Putting the Community in Communications
While many of our previous posts have dealt with the “what” or “how” of earned media/public relations, here’s a look at something critical to the communications profession: the “why.”
And for a look at the “why” of a communications program, who better to spotlight than a 20 year+ professional who exemplifies the power of purpose in the industry?
KJ McAllister, principal of KJM Public Relations, and a past executive for Fortune 500’s Hewlett-Packard, exemplifies “why” it is vital to support community as part of your industry calling. Her commitment to using her public relations skills for advocacy and social impact is a case study for harnessing the power of communications to create positive outcomes.
From serving on the board of key industry professional organizations, from International Association of Business Communicators, to Public Relations Society of America (PRSA) and more, she’s considered it a matter of professional priority and civic good to volunteer time and skill to support the profession. She’s also been a key communicator, helping mentor innovative creative conferences and other events.
Under her leadership as president of IABC, she’s expanded the education and interaction performance of the organization’s annual conference. As a board member of PRSA, she’s helped create a robust conference and speakers roster that has educated, engaged and energized countless area professionals.
Why is this important? Because the communications profession is a powerful one, much more so than most individuals realize. The power to persuade, inform, set conversational agendas and drive media coverage impacts communities, generates emotion and drives action. It is a serious responsibility to be a communicator, and professionals need to be mindful of the impact they create through their profession.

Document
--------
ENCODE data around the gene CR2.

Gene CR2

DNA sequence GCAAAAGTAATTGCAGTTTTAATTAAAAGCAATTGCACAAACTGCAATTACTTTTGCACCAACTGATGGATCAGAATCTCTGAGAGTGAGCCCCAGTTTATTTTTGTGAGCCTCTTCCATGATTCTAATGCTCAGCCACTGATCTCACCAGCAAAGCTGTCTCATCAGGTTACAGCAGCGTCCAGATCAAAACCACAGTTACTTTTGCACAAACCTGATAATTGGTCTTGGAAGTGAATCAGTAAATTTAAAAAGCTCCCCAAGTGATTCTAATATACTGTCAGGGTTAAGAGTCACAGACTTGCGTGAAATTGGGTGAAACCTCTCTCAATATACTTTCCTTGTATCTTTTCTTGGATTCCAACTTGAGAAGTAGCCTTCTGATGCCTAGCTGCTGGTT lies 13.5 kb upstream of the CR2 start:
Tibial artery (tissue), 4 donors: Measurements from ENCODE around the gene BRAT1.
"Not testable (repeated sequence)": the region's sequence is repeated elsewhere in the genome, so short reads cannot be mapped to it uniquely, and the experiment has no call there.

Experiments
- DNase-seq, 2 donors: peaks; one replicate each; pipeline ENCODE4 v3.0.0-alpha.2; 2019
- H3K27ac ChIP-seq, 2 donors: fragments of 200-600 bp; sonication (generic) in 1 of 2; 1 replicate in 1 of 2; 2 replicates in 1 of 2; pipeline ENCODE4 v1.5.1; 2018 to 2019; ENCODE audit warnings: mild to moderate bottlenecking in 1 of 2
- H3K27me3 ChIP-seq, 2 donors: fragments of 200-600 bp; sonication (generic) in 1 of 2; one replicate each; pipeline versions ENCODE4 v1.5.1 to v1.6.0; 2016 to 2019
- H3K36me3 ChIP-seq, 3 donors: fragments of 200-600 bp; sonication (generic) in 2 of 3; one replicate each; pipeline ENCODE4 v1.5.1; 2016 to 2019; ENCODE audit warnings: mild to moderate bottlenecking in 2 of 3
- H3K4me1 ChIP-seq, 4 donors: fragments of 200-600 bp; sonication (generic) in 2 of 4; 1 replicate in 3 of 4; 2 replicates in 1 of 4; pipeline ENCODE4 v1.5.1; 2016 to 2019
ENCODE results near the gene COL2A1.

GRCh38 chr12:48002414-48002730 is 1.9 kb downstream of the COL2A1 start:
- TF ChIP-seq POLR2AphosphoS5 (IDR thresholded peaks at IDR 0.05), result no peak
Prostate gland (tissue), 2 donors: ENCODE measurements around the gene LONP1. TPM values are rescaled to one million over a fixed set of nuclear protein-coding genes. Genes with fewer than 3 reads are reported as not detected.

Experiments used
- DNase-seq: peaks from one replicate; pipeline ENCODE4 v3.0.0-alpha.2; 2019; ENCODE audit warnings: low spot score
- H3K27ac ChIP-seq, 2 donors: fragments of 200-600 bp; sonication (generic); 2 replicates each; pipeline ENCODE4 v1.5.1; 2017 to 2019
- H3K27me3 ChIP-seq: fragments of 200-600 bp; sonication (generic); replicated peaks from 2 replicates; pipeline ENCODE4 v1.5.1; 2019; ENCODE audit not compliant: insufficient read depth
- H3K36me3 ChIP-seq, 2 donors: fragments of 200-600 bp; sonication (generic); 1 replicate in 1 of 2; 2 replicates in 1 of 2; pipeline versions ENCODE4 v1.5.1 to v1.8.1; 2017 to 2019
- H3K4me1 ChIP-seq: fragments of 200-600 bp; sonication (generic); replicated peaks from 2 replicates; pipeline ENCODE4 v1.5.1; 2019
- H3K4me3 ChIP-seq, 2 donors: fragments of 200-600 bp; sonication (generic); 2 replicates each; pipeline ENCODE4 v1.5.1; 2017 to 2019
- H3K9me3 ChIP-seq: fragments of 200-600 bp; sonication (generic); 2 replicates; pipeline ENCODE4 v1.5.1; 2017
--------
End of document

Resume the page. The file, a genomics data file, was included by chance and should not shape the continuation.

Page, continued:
Leaders like KJ understand this, and make meaningful, thoughtful and strategic communications outreach and civic engagement an essential foundation to their work. Her industry efforts are keenly focused on educating, encouraging and setting an example of civic-minded and ethical practice of the profession.
Of course, there is another aspect to positive use of communications; and KJ is equally active in this sphere: community.
Whether she’s volunteering for a local charter school, supporting the good efforts of local children’s causes or lending her support (and an ear) to Portland’s vibrant startup community, she puts her figurative money where her mouth is. Arranging interviews, creating outreach strategies and ensuring positive coverage of key causes is an ongoing passion of KJ’s.
When we asked KJ about some tips for becoming community-focused communicators, she had a few thoughts to share. We are happy to pass along.
KJ’s Three Key Tips for Community-Focused Communications
1. Listen & Look: It’s essential to truly understand the enterprise or organization and its goals before you weigh in with strategies. It’s great to be well-meaning, but to be well-meaning and effective, take time to audit an organization, and create recommendations that will benefit the mission.
2. Balance: The call-to-action for community engagement is a continuous one. To ensure you are able to “help for the long haul,” learn the fine art of saying “no” when your plate is full. Creating a balance between personal life, work and community engagement is tough, but it is necessary to ensure you can continue to be of service on a long-term basis.
3. Question: It’s so easy to get swept up in the good intentions and momentum of a great cause. However, if you don’t ask tough questions; about media readiness, performance, financial viability and a number of things which an organization needs to have in place to succeed, then you are not helping them.
Creating media attention is great if an organization is well-situated to flourish and grow in the spotlight, but a poorly-planned initiative can be disastrous. The answers may not be what you had hoped, but so much better to fact check internally, then have a top journalist point out the failings of a well-meaning cause.
Questions or comments? Interested in hearing how KJ can help drive the communications strategy within your community?